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LEO A DALY aids in rescuing a Miami architectural masterpiece

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$50M revamp extends Kravis Center into the future

Oct 4, 2019

In ENR Southeast magazine, Michael Rodebaugh, AIA, discusses the delicate work of expanding a West Palm Beach cultural icon

Since 2015, LEO A DALY has been working with the Raymond F. Kravis Center for the Performing Arts to envision, design and execute an era-defining upgrade to the visitor experience. Our West Palm Beach studio is leading the project, with design by Ron Wiendl, AIA, and project management by Michael Rodebaugh, AIA. Our D.C. and Minneapolis studios are supporting the effort with production and life safety expertise.

Excerpted from the article in ENR Southeast:

A $50-million expansion of the Raymond F. Kravis Center for the Performing Arts in West Palm Beach, Fla., is adding a new structure and other components and amenities to modernize the nearly 30-year-old facility.

Colorful water features and an expanded front plaza will aim to connect the venue more to its surrounding urban environment. A striking, screened valet parking garage will add another component that improves the center’s functionality while updating the campus’ overall aesthetics.

Additionally, the “Kravis 2020” project will add a new entrance/exit ramp to the center’s existing garage, which will help to improve traffic flow on and around the campus. Most critically, it will increase the size of the Kravis Center’s lobby by extending the exterior curtain wall out 25 ft.

The idea for the project originated in 2014, says Jim Mitchell, the main project representative for the Kravis Center.

“The idea was to enhance not only our impact in the city, but also the customer experience,” Mitchell told ENR Southeast. Now the center’s chief operating officer, Mitchell’s history with the building extends all the way back to its original construction in 1991, making him an important resource for the current project team.

While updating the look and functionality of the Kravis Center, the architect, Leo A Daly, fashioned its design to maintain the venue’s status as an iconic local landmark.

“The Kravis Center is one of the images of West Palm Beach, and you have to not only maintain but expand upon that iconic nature,” says Mike Rodebaugh, project manager with Leo A Daly.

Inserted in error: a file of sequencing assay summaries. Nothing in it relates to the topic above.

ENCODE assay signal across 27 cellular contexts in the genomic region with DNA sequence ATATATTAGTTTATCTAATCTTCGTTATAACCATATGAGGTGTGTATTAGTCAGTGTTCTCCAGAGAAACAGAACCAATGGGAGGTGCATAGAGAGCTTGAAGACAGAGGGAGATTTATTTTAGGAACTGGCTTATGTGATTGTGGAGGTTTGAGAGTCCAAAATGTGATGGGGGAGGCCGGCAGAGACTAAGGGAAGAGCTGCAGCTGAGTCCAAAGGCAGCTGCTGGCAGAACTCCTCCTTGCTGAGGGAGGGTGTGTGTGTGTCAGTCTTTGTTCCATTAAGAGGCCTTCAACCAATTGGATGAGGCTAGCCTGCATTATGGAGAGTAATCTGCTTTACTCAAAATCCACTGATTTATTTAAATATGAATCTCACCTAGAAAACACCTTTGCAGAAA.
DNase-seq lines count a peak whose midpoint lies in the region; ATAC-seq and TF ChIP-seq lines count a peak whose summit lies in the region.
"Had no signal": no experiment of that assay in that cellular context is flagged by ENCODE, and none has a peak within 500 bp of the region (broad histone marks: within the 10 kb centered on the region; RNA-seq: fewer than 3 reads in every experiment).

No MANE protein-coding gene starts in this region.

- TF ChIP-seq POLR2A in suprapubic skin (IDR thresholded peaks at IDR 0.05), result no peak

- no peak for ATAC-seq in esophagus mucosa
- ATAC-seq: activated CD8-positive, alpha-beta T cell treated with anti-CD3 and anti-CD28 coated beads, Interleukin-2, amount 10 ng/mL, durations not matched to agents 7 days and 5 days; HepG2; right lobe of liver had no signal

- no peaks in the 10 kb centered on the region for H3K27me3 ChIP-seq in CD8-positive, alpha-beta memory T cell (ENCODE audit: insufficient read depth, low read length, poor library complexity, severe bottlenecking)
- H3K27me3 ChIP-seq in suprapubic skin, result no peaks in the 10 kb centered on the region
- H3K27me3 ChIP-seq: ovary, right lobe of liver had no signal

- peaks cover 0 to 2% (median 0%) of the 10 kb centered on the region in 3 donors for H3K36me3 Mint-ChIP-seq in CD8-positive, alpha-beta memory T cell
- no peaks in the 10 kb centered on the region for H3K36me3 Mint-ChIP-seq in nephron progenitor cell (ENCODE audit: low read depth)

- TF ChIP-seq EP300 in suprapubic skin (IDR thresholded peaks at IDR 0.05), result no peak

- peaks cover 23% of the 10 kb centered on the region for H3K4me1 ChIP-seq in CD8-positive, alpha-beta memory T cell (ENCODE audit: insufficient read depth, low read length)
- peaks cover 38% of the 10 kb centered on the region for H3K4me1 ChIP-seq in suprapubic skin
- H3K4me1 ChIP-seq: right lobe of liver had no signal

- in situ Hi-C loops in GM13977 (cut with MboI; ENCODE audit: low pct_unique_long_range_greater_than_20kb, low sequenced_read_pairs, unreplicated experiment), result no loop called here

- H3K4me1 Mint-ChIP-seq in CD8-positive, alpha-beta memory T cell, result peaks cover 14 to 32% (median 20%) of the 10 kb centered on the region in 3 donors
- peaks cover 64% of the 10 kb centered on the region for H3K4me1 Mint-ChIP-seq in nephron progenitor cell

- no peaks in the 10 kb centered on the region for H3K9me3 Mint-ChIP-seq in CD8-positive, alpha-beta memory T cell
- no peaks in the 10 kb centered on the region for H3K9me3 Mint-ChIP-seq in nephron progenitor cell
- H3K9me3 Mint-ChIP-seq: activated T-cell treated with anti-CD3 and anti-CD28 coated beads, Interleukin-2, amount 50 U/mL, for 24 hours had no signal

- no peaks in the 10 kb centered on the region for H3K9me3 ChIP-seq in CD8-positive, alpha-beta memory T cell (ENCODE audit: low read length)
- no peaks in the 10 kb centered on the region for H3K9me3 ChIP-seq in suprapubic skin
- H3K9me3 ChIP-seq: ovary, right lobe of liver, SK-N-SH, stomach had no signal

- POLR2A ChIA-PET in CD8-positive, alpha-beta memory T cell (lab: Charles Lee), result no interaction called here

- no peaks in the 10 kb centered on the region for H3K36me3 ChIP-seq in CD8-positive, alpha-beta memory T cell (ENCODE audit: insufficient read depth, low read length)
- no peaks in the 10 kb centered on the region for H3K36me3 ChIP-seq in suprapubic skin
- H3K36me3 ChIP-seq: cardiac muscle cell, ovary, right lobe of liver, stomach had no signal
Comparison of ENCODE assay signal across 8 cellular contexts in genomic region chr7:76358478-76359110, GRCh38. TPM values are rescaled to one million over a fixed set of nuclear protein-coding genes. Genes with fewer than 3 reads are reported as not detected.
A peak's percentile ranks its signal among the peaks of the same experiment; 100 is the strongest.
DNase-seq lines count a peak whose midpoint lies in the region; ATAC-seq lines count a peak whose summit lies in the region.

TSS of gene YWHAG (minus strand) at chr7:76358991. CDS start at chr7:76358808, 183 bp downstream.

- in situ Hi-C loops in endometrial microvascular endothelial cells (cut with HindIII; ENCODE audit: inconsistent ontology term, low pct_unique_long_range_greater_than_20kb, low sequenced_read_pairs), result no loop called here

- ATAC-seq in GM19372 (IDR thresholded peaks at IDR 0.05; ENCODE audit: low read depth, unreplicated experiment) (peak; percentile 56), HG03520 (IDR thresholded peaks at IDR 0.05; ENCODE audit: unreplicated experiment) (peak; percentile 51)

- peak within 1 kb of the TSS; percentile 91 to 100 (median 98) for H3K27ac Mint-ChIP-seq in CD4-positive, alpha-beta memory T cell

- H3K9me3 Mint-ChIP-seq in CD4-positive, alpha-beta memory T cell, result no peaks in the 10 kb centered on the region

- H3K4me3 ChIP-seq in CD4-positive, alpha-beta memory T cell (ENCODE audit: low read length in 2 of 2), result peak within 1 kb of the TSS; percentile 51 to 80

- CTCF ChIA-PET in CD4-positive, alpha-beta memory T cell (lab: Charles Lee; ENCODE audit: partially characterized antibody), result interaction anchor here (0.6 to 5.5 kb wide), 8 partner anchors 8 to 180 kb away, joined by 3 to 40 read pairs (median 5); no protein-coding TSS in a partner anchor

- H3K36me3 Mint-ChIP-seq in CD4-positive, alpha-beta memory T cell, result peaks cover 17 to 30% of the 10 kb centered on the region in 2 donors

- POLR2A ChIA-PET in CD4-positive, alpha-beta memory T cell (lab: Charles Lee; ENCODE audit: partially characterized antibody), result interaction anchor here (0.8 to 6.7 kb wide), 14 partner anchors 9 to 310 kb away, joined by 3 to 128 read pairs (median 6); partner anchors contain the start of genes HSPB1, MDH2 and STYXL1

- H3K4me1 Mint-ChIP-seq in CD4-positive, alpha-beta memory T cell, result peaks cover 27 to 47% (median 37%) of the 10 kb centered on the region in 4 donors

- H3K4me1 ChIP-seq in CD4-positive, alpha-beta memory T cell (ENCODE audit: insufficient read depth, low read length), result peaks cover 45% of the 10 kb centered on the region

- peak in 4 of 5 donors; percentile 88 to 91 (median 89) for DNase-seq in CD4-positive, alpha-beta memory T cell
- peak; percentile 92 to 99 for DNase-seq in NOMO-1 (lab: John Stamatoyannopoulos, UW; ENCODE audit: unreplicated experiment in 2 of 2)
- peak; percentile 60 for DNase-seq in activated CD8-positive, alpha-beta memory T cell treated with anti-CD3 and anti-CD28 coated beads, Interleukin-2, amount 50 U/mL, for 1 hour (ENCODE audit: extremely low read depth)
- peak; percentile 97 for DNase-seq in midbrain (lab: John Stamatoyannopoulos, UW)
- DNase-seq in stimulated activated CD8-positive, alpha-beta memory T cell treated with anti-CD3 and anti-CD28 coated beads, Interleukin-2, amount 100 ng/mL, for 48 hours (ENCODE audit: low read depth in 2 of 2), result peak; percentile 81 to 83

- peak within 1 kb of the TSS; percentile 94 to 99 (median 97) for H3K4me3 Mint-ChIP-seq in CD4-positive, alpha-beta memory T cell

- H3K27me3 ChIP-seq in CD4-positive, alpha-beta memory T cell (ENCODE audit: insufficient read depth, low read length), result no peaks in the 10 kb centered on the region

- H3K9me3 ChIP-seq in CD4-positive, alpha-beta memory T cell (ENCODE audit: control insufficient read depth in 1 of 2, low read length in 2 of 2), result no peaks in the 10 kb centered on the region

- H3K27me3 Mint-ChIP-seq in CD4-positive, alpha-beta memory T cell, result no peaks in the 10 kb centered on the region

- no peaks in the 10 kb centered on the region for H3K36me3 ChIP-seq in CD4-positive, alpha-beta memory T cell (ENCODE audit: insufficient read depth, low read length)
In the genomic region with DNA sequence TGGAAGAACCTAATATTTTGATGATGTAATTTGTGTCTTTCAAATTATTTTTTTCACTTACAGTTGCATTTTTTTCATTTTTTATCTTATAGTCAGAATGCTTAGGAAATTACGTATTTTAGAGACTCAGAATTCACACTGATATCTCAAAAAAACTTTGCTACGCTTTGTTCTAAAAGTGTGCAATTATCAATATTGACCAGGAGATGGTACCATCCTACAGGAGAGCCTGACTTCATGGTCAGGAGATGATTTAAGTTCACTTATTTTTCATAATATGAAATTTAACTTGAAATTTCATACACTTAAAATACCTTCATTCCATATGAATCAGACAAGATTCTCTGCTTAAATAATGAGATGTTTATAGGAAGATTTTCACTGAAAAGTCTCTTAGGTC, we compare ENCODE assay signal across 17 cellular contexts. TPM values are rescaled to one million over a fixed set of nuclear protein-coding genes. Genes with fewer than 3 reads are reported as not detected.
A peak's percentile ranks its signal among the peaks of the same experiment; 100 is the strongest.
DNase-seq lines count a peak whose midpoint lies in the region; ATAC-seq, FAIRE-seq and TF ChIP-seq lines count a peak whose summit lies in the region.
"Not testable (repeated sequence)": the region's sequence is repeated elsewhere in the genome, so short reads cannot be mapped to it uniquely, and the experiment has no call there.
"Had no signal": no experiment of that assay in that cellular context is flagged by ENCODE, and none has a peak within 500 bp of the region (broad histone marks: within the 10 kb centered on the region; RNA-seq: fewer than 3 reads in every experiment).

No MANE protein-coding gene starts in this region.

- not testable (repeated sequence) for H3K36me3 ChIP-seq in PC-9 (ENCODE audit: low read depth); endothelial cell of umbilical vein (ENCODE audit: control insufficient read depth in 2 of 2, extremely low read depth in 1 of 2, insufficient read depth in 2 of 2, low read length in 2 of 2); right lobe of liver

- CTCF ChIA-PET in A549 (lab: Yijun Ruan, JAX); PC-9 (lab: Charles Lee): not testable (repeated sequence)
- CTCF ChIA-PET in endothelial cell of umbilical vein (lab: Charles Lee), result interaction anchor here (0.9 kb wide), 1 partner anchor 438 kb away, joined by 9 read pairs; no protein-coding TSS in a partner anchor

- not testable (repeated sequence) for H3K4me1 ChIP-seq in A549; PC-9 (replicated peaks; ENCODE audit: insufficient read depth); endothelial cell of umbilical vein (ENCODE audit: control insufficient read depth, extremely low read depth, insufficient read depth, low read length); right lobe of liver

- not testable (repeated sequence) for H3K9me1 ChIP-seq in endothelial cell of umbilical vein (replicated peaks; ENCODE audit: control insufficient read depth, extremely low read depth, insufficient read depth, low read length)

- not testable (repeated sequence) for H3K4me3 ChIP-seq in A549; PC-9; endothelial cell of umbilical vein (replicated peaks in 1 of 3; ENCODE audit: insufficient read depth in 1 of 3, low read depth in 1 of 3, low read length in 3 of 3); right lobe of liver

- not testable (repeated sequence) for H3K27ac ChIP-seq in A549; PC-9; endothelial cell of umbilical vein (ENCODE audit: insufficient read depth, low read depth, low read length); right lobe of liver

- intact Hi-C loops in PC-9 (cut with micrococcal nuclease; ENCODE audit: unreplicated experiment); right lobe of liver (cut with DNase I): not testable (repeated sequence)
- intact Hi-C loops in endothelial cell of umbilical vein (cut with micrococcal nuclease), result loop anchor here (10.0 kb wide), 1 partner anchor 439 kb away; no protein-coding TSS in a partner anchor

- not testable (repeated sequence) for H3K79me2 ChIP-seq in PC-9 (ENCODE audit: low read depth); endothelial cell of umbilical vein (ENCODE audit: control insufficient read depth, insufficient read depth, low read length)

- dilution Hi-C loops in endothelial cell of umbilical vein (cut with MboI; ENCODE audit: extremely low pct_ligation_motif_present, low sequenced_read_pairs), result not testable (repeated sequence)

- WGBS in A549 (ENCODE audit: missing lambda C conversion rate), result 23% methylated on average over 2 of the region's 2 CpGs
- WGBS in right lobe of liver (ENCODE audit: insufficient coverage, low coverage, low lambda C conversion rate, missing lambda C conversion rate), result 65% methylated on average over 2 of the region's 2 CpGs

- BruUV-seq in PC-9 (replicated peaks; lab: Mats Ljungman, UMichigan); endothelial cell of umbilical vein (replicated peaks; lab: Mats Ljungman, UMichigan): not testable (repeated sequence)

Another design goal was to make the facility more friendly to the public and more connected to the surrounding urban environment. Originally, a water feature at the venue’s front effectively cut off the facility from pedestrians. A new courtyard and plaza area will do much to improve flow.

Enhancing the ability of pedestrians to interact with the Kravis Center’s campus was a major point of the new design, Rodebaugh says.

“This is going back to one of those ideas that the theater itself is one of the major city icons,” he says. “It is [now] significantly more welcoming.”

Since construction started last May, the project team has been hustling through a tight, 22-month schedule, inclusive of design. The Weitz Co. is leading the project as design-builder, an approach it suggested in order to limit major project impacts to the existing buildings to just one performance season.

While the outside updates liven up the venue’s exterior appearance, it’s the 6,000-sq-ft addition to the center’s main lobby that will elevate the experience of show-goers, Kravis Center officials hope. The  lobby accommodates 2,200 people for a performance in the center’s main concert hall.

To achieve this, contractors are extending outward by roughly 25 ft the existing main building while replacing—and replicating, as near as possible—its curving, curtain-wall-clad exterior.

That amount of extension “doesn’t seem like a lot, but when you look at (the lobby space) now, it is a lot,” says Doug Strathie, project manager for Weitz. “It completely changes the space.”

The goal for Kravis and Leo A Daly was to transform the lobby from a space that served mostly as a transition between the outside and inside, into more of a “human performance space,” says Rodebaugh, where the audience can mingle and otherwise be part of a broader performance.

With the extra space, “The staircase becomes a centralized sculptural element instead of the stairs off to the edge, and you realize that it’s a freestanding, interesting structural sculptural device,” Rodebaugh says.

Read more:

ENR Southeast